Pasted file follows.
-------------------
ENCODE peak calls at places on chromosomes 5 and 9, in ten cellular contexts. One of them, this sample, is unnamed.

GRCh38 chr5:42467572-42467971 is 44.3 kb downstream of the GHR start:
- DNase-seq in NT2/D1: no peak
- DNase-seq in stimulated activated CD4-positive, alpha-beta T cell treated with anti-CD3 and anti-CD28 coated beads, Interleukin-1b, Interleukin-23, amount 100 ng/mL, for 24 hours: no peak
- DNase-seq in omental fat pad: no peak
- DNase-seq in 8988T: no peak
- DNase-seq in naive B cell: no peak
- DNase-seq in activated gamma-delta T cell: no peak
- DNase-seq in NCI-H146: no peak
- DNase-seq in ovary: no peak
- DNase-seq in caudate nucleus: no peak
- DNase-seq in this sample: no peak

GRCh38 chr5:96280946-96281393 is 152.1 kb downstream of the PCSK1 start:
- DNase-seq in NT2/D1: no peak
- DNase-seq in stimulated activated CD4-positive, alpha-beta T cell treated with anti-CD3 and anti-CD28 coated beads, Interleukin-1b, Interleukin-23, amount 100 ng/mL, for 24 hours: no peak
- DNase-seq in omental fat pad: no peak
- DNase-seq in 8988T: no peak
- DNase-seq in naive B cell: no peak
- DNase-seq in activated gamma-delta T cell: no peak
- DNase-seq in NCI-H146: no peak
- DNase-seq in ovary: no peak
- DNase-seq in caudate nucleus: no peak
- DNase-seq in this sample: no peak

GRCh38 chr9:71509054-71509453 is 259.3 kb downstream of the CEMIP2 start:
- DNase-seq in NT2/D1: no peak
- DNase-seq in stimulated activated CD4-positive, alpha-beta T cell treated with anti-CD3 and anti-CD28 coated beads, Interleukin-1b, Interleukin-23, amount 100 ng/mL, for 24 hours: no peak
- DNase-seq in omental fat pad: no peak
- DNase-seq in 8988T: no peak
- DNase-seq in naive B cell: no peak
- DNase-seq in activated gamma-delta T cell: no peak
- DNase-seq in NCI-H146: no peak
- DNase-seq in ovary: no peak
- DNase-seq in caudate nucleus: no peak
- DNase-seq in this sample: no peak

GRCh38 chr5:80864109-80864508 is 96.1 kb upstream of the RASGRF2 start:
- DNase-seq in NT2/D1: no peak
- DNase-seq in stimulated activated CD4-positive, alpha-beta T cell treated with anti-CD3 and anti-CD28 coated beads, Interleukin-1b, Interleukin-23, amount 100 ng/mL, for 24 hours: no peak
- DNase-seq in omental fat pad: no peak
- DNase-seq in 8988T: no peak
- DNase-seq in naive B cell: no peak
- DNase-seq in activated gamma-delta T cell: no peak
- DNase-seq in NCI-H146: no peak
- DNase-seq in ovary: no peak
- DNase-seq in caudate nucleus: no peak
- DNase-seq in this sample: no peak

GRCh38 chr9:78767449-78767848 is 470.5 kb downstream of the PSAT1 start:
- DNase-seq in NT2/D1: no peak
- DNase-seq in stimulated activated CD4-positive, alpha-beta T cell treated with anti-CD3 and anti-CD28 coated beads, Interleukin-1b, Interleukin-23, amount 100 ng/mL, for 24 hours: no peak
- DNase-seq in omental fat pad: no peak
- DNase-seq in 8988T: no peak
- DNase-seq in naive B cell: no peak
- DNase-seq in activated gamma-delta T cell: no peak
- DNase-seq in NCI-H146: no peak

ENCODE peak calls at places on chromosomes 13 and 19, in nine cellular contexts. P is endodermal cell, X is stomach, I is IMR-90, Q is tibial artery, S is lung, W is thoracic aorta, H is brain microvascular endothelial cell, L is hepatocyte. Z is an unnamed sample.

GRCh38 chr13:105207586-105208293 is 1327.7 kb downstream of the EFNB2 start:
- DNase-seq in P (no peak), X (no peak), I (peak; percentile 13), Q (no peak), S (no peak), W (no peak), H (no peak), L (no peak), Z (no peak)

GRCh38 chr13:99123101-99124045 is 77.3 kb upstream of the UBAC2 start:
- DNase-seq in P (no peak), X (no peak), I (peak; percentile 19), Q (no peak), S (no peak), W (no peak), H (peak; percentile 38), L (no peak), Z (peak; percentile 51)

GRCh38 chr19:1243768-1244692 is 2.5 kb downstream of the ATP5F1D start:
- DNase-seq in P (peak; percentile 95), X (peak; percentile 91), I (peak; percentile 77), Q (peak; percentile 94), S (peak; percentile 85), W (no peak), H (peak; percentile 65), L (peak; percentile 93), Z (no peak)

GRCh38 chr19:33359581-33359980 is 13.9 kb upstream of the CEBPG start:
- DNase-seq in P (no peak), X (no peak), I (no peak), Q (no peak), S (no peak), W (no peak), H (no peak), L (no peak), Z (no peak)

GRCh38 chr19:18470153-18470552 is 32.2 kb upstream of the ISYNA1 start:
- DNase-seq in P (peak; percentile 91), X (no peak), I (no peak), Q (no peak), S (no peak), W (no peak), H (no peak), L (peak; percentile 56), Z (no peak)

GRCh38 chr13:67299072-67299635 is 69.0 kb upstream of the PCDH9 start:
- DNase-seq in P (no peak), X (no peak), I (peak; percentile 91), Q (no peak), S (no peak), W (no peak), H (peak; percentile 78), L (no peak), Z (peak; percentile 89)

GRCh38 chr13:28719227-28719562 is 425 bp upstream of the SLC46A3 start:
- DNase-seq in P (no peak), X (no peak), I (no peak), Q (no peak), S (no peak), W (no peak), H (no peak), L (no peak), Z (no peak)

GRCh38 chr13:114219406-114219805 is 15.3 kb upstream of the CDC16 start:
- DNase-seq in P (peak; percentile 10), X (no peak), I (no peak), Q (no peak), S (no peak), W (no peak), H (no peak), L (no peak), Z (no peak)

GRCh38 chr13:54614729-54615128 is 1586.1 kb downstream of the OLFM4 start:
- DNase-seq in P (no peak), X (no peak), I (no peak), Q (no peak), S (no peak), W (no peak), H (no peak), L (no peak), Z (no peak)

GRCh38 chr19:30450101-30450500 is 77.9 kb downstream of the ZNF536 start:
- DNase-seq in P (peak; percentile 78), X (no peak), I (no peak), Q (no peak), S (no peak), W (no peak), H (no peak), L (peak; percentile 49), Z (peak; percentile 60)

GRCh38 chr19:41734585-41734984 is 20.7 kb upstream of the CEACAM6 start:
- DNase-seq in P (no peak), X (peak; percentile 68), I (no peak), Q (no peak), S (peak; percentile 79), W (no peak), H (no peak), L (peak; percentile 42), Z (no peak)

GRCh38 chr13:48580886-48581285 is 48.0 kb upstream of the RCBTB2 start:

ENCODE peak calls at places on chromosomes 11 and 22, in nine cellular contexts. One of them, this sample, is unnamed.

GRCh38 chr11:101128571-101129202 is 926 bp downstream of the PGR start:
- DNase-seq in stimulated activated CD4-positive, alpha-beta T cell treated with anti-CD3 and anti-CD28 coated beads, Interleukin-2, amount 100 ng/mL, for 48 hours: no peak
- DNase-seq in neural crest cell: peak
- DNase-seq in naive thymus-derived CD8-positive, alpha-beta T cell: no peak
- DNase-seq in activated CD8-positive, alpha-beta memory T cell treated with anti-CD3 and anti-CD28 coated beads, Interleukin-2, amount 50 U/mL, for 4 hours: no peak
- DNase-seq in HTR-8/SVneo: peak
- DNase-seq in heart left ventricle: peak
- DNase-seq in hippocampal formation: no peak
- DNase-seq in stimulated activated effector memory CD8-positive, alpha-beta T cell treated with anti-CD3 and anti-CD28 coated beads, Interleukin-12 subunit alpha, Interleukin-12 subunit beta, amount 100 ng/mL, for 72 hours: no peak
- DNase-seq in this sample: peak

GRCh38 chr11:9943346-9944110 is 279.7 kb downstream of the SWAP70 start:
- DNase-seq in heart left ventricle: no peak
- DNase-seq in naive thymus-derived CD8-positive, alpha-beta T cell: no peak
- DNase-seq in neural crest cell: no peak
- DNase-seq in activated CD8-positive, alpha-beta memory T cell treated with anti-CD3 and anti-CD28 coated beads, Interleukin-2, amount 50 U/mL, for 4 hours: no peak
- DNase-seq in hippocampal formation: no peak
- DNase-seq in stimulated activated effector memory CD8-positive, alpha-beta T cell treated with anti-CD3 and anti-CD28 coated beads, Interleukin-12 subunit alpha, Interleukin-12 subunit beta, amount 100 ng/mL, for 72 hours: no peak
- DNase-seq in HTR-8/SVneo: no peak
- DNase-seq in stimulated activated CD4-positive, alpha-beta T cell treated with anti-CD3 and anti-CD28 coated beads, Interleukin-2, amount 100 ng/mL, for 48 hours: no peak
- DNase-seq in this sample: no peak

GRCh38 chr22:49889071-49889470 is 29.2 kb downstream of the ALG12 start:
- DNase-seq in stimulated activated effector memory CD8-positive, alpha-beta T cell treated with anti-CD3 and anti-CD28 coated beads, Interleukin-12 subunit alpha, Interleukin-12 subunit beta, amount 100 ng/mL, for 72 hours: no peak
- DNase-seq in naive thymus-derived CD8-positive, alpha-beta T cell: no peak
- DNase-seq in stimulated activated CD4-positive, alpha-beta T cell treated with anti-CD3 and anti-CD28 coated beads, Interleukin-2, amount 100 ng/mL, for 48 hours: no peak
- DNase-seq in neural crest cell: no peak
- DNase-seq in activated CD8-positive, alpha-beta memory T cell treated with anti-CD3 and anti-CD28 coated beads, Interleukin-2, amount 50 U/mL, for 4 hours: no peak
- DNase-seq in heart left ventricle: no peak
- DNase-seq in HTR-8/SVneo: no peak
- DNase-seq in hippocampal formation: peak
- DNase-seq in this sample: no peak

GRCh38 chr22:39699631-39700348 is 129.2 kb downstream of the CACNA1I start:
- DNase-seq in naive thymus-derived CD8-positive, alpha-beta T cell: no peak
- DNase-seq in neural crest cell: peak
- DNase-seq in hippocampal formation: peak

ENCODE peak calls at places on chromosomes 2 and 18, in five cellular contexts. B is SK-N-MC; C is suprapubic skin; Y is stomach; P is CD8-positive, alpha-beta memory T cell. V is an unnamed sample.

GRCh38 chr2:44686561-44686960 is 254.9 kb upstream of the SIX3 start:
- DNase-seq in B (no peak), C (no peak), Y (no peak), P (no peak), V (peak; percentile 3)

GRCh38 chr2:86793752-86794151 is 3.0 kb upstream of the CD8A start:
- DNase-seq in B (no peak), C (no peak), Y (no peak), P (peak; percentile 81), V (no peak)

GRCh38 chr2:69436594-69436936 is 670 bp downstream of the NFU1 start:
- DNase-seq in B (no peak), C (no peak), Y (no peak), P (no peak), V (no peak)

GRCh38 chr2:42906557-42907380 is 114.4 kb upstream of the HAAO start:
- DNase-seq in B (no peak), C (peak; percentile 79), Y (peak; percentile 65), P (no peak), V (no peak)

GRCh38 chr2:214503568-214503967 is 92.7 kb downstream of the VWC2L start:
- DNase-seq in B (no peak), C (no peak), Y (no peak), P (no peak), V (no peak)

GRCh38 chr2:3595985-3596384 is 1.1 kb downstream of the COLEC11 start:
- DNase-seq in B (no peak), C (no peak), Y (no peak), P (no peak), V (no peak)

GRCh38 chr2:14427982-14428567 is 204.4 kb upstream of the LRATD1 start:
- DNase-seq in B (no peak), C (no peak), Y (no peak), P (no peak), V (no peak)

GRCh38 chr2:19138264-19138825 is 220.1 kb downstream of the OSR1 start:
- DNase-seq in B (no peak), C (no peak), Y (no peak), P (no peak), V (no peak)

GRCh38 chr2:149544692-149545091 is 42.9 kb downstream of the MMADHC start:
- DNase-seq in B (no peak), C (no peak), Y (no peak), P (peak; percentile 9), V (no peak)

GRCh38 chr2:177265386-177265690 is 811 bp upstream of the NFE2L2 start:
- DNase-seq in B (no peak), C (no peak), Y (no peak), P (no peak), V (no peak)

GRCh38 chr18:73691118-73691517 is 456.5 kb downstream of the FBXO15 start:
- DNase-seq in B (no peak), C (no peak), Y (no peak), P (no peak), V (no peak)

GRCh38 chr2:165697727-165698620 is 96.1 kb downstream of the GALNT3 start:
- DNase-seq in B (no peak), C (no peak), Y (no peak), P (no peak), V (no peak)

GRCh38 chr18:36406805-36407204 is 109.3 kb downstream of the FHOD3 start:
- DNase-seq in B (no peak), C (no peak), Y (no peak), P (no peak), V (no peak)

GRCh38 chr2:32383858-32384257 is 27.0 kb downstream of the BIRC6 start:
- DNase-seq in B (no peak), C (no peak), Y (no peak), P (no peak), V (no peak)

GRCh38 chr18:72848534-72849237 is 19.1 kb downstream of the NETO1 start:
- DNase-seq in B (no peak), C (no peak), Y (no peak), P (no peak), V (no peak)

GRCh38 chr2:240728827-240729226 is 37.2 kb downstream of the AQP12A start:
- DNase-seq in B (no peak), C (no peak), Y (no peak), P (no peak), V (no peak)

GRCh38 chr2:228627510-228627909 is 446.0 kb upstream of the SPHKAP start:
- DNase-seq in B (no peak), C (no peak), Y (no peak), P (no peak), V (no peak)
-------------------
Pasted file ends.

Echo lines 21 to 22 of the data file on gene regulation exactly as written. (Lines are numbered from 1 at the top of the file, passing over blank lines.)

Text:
- DNase-seq in ovary: no peak
- DNase-seq in caudate nucleus: no peak